Small Christmas celebrations happen in the tourist areas like Varadero, Santiago, etc, all designed to please the travelers for a price. Hotels put up Christmas trees and big images of “El Ché Gevara” who is practically plastered all over the island.

moros-y-cristianosFor some who can afford to celebrate, Christmas in Cuba includes a special dinner made of roasted pork, plantains, beans and rice. The hotels serve the same menu while entertaining the tourists with typical music, games, and shows where national athletes participate.

Priests celebrate mass in churches and designated places like cathedrals or “plazas,” the most popular is Havana’s Revolution Square. Churches ring their bells to mark the moment of Christmas Eve becoming Christmas day. Christmas is not certainly a commercial holiday, at least for the natives.

How Cubans Celebrate Christmas in the U.S.

For Cubans who are in the U.S. Christmas is a big celebration tied to the old traditions they remember from the island they left. Let’s not forget that the first wave of Cubans that arrived in Miami in the 1960′s came from well-to-do families that had strong Christmas traditions.

For this first wave of refugees feasting, decorating their homes with Christmas trees, nativities, expecting the arrival of the Three Wise Men, and attending “Misa de Gallo” on their old island was a common practice. They brought these traditions with them when they arrived in the U.S., and passed them down to their children born here.

The second wave of Cubans refugees was in the 1980′s with the Mariel boatlift. This new wave of Cubans brought lots of diversity to the old Cuban traditions. Christmas and religion were almost forgotten for many Cubans who arrived in the 1980′s.

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“Lechón Asado” or Roasted Pig
Picture by ktaietehrani

Interesting enough the new wave of Cubans adopted the traditions of their fellow refugees giving them a touch of their own, and now the majority of Cubans celebrate Christmas.

The “big feast” features “lechón asado” or roasted pig with a special marinade of orange/citric flavor, accompanied with “Moros y Cristianos” or black beans and rice, “tostones” or fried plantain and “yuca” or yucca with “mojo.”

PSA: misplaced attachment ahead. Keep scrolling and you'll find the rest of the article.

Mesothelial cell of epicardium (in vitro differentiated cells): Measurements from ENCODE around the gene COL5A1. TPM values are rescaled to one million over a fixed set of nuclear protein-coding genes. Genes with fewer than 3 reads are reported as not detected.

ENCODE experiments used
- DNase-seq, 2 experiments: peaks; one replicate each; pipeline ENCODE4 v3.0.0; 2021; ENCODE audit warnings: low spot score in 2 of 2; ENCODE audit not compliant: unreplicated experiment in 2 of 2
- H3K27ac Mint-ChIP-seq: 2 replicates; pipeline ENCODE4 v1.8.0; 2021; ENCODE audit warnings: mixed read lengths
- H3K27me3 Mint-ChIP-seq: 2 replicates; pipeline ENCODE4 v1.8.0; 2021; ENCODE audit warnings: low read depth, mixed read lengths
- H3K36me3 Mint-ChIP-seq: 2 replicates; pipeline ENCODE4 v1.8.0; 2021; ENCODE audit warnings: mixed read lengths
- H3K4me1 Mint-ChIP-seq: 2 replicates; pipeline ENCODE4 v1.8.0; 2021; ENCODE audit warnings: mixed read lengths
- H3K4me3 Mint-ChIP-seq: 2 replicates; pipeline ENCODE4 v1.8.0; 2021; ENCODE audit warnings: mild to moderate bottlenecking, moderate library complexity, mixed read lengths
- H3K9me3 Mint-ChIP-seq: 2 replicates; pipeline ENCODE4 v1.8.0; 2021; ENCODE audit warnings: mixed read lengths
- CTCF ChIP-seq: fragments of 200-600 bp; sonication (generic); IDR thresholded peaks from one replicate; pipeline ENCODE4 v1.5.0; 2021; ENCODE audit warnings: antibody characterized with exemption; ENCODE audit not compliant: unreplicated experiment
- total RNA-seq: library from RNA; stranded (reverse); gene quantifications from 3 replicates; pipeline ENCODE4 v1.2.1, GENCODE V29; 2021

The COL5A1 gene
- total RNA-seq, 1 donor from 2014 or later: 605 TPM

To roast the pig, Cubans pass a stick through the pig to place it over the fire and cook it slowly. This process lasts the entire day and involves several family members who take turns cooking it.

For dessert Cuban-Americans favor rice pudding, “turrones” or nougat candy, and “Boniatillo” a sweet potato pudding. Many of these desserts and ingredients can be purchased in Little Havana, in Miami, which hosts the largest Cuban settlement in the U.S.

Christmas in Cuba is a celebration that has been transformed by the political landscape, and even though it is today an official holiday for everybody to enjoy, the economic and religious reality on the island may not allow that.

In a country where basic items like perfumed soap are considered luxury and where the Roman Catholic faith is working on a very tight budget it is reasonable to expect Christmas in Cuba to be a low key celebration. This is a complete contrast to the Christmas celebrations of Cuban-Americans in the U.S. where the holiday takes center stage.

True Latin Christmas Decorations

Gourd Art
and Decorations

hispanic-christmas-ornaments-1Hispanic Christmas
Ornaments

christmas-nativity-setsspanic Christmas Nativity Sets

 

Comments

  1. The pic of Moros y cristianos is not correct. The pic actually shows yellow rice, black beans and some red sauce I’m not familiar with, this is defenetly not a Cuban dish.
    Cubans also don’t decorate the pig with begetables/fruits in eyes….

    • Marcela Hede says:

      Arnie– Thanks for letting me know. The picture was labeled as “Moros y Cristianos” in Flickr. I have found a new one. This one maybe more accurate. By the way, how do Cubans decorate the pig? I have another article about “Caja China” that my Cuban friend helped me write however, I am not sure how real Cubans decorate the pig before serving it, could you elaborate?